ARCHIVED - Saving Lives by Detecting Tsunamis Sooner

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October 06, 2006— Ottawa, Ontario


On December 26, 2004 an undersea earthquake in the Indian Ocean caused the deadliest tsunami in recorded history. The magnitude 9.1 earthquake triggered 30-metre high waves that destroyed entire communities in Southeast Asia, leaving almost 230,000 people dead or missing. Nearly all of the victims were caught by surprise, with no time to escape the deadly waves.

In July, a smaller tsunami struck Java Island in Indonesia, killing hundreds of people and displacing thousands more who had already escaped the devastating 2004 tsunami. Again, there was little warning of the impending disaster.

These tragic cases demonstrate the importance of tsunami detection and warning systems that can save lives by giving people a chance to get out of disaster's path.

LewHill Testing Technologies, an incubator company located at the NRC Institute for Ocean Technology (NRC-IOT) in St. John's, Newfoundland, has developed a better system for detecting tsunamis – one that could reduce the scale of future tragedies by saving thousands of lives.

Using software to improve sensor accuracy

LewHill Sensor
LewHill Sensor

The tsunami detection technology is the result of a software program designed by Tom Lewis, founder of LewHill Testing Technologies. The software, called Oscillating Shrinking Data Window, or OSDAW for short, makes sensors more accurate. It was originally designed as a calibration tool for a company that develops fish and wildlife monitoring systems that was looking for a better way to calibrate sensors used to track animals.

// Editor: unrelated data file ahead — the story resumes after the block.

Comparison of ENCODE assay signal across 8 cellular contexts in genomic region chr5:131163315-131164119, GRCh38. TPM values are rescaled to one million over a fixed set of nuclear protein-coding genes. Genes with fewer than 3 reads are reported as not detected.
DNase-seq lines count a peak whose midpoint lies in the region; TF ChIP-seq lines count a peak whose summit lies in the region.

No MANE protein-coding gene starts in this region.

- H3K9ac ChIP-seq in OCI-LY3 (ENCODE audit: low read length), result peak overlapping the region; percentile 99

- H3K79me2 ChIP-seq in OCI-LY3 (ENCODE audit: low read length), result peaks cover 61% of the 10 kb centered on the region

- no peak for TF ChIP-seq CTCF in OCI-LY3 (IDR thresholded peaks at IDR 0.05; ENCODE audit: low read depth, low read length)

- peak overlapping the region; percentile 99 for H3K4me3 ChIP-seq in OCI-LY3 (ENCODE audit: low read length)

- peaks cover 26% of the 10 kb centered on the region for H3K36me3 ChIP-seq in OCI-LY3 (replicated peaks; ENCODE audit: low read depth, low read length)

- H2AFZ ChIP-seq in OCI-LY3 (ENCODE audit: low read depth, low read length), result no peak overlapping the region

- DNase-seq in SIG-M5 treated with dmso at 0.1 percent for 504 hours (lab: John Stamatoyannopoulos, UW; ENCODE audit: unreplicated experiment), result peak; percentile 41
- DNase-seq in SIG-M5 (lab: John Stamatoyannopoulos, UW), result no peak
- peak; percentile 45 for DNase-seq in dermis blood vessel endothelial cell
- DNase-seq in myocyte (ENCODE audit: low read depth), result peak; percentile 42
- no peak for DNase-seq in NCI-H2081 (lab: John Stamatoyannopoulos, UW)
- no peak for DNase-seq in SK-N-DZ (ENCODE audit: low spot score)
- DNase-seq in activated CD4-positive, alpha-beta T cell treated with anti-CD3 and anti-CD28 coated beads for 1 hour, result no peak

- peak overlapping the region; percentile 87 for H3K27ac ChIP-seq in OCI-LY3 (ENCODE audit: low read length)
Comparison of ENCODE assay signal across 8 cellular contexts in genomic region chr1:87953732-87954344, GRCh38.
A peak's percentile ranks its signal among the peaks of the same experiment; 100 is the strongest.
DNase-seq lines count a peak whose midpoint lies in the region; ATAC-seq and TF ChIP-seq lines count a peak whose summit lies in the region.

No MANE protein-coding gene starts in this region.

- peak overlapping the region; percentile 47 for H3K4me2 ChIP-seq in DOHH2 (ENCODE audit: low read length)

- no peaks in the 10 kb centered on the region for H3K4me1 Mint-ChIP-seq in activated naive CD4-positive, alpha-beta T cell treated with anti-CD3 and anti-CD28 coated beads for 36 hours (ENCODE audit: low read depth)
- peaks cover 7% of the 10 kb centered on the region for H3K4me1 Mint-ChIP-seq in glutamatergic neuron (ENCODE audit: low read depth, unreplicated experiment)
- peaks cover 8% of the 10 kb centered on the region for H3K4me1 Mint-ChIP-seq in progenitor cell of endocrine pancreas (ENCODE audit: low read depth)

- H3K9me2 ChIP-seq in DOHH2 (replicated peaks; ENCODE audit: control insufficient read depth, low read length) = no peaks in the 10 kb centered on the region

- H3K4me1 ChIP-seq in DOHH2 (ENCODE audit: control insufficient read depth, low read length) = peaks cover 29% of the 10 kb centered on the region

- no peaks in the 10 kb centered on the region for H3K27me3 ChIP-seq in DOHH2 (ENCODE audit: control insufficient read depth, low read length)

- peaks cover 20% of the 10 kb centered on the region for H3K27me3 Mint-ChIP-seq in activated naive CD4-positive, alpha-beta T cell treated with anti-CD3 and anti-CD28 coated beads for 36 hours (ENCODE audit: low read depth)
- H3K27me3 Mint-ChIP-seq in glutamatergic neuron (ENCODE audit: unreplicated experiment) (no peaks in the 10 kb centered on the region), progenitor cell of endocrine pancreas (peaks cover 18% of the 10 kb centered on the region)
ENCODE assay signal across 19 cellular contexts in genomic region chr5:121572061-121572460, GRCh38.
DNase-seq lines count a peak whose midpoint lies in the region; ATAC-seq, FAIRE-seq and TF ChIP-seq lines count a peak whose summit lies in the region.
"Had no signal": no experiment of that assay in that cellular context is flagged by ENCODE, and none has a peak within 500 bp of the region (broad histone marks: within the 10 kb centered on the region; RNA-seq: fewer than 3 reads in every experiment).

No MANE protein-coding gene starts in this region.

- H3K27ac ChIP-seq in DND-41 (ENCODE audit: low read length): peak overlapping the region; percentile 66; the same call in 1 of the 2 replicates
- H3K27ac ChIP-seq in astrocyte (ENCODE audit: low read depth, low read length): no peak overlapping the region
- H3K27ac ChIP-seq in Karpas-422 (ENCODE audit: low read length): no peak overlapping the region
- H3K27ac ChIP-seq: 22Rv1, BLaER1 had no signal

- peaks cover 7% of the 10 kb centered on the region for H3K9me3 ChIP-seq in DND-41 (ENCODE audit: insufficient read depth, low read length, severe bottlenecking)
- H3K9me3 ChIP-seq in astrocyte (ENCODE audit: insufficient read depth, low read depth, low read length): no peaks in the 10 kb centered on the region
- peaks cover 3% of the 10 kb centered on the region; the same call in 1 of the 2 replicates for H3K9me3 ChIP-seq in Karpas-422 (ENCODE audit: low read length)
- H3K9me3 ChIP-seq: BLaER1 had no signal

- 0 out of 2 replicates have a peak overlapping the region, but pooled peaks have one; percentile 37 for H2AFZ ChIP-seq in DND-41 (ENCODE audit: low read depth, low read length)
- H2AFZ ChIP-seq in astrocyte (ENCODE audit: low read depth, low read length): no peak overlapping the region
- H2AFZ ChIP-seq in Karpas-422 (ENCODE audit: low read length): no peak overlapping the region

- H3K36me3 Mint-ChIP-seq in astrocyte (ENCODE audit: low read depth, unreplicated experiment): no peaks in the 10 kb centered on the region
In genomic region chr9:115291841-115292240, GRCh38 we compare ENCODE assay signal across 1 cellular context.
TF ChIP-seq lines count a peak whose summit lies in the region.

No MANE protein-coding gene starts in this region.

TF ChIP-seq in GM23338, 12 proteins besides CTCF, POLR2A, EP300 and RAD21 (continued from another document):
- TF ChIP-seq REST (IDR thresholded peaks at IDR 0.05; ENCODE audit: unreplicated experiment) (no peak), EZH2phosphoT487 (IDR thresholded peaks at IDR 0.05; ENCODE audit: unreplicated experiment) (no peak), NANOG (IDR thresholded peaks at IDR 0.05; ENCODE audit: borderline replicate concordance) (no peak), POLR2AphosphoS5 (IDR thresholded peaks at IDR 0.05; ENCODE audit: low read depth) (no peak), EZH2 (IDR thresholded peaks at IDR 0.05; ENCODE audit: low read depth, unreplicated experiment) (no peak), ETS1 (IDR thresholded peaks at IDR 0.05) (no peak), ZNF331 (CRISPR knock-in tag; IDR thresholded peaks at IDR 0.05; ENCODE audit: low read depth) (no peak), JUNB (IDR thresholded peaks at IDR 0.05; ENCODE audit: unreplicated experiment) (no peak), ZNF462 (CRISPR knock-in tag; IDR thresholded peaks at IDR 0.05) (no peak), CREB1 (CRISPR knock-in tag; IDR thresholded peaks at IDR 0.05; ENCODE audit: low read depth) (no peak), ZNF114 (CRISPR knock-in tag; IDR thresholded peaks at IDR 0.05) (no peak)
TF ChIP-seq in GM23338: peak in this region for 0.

Lewis had toyed with the idea of applying the OSDAW software to pressure sensor systems that detect tsunamis, but he soon discovered that although there was much talk about tsunami detection, few people seemed willing to invest in developing the technology.

But when the Southeast Asian tsunami struck in 2004, everything changed. Suddenly, there was a huge demand for LewHill's technology.

Small changes indicate big danger

It's not easy to detect a tsunami under deep water. Even if you were sitting in a boat directly above a tsunami-triggering undersea event, you might not notice a difference in the water level. That's because the amplitude (height) of tsunami waves is much lower in the middle of the ocean than when the waves reach the coast.

The "surface noise" in the ocean – the overall difference in the water level as waves rise and fall – is usually no more than three millimeters. LewHill's tsunami detection system uses sensors on the ocean floor to detect differences in the ocean's water pressure and columns. When the water rises more than five millimeters, the detectors start recording, and within minutes, they determine whether or not they have detected a tsunami event.